What is Social Justice?

Perhaps no issue more motivates progressive activists than social justice. Good intentions may motivate the social justice warriors, albeit sometimes sprinkled with a dollop of self-hatred. But good intentions do not necessarily produce good results. Indeed, often the policies favored by progressive idealists hinder the economic and social progress of the very people they seek to rescue.

They do this in many ways, emphasizing subsidies and preferences based on race while undermining the economic growth that most poor people, of any race, according to a recent You Gov poll, believe would be more effective than entitlement spending in reducing poverty.

The road to hell is paved with good intentions

In the real world — where most people live — intentions do not necessarily produce results. Opposition to charter schools may please progressives’ allies in the teachers’ unions but removes from poor and minority communities one proven way to achieve better results. Lowering standards might allow some of these students to emerge from under-performing public schools and enter elite colleges, but the evidence is that such students do poorly in these environments, often dropping out and, if they stay, segregating into departments, like ethnic or women’s studies, devoted to, you guessed it, social justice.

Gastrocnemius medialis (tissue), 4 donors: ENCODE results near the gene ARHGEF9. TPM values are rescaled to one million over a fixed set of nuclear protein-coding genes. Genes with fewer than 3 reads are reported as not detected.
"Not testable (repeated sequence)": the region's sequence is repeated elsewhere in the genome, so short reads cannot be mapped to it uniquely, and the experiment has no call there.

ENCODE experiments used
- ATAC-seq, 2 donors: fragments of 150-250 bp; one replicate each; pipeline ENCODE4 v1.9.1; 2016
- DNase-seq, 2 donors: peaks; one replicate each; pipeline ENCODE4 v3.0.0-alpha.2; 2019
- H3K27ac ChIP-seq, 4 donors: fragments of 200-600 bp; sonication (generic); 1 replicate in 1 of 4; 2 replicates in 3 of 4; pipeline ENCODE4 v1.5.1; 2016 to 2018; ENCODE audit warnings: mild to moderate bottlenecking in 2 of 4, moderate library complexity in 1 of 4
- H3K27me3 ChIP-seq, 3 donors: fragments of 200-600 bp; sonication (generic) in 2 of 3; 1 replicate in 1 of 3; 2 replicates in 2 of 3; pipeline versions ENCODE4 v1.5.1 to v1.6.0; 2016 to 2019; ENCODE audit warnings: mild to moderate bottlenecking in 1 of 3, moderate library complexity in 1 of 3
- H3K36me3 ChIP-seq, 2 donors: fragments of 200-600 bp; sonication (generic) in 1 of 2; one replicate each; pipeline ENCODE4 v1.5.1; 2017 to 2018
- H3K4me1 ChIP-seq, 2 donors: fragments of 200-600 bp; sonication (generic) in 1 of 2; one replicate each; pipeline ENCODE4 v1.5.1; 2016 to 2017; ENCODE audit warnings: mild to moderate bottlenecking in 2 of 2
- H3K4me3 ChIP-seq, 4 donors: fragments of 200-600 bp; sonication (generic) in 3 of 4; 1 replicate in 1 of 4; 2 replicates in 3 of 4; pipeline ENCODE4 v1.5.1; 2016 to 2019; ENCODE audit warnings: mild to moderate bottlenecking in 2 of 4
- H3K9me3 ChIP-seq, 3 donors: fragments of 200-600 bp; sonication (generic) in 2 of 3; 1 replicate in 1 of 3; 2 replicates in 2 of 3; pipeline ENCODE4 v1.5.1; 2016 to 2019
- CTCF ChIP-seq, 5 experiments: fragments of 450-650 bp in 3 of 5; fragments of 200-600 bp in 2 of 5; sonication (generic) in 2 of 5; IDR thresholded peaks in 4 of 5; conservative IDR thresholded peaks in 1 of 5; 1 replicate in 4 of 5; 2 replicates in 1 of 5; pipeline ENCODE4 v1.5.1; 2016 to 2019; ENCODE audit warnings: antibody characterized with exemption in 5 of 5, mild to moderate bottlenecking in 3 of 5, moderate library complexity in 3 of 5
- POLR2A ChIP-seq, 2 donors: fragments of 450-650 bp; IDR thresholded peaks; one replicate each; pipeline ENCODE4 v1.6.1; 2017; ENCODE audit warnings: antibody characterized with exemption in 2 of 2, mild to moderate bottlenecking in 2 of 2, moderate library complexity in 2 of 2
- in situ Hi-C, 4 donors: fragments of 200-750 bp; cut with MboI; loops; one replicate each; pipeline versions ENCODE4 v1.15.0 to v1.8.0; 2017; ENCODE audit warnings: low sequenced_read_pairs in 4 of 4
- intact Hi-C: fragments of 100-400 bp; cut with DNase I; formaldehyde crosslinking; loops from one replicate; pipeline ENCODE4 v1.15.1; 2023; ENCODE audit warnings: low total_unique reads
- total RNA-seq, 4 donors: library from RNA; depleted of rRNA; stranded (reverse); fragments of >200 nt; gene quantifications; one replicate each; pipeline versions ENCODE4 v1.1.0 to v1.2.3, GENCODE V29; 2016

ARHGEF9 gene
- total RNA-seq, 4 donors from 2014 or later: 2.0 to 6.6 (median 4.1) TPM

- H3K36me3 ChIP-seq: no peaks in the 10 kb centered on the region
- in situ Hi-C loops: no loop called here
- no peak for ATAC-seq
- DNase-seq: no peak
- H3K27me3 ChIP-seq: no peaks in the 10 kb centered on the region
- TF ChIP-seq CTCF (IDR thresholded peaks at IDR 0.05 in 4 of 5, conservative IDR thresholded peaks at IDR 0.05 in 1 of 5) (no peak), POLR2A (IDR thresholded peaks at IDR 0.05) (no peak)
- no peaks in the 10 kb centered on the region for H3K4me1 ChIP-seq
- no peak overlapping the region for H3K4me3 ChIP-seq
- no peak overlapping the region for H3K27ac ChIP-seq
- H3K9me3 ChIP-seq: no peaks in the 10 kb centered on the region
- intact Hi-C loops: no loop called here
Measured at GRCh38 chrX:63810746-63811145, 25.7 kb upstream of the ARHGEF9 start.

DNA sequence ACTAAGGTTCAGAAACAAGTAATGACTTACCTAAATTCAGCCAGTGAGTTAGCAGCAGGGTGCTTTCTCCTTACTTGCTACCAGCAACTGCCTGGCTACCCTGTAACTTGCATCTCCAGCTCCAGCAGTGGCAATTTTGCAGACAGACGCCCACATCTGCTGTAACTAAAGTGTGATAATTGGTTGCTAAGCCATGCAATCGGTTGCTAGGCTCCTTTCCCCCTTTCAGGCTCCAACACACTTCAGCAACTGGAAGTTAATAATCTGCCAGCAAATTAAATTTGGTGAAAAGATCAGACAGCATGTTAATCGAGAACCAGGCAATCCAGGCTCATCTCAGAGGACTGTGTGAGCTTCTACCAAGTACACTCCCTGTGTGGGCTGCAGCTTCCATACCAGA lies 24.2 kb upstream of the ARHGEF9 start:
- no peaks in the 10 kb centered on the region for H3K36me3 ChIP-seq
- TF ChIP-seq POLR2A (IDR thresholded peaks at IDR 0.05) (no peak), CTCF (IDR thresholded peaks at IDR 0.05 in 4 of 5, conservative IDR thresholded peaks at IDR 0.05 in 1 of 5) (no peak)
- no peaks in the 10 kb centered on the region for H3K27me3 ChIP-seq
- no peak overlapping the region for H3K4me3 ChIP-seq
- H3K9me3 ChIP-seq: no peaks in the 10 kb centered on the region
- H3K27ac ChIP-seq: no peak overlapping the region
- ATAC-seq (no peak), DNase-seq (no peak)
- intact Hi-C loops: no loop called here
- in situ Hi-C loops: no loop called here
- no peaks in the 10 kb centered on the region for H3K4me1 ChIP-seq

Indeed the emphasis on social justice, which is now filtering into the younger grades, seems destined to lower the actual achievement of those who so indoctrinated. The emphasis on race, gender and — horror of horrors, white privilege — is no substitute for the proficiency in math, science or literacy, things actually valued in the real world.

Social class in the wokest places

In California and other progressive states, woke policies are clearly not helping the poor. Indeed despite all the progressive rhetoric, African Americans and Latinos suffer considerably higher rates of poverty in California than in the rest of the nation; the Golden State already suffers the highest percentage of poor people among the states. The twin pillars of woke politics, California and New York, also suffer both the highest rates of inequality in the nation.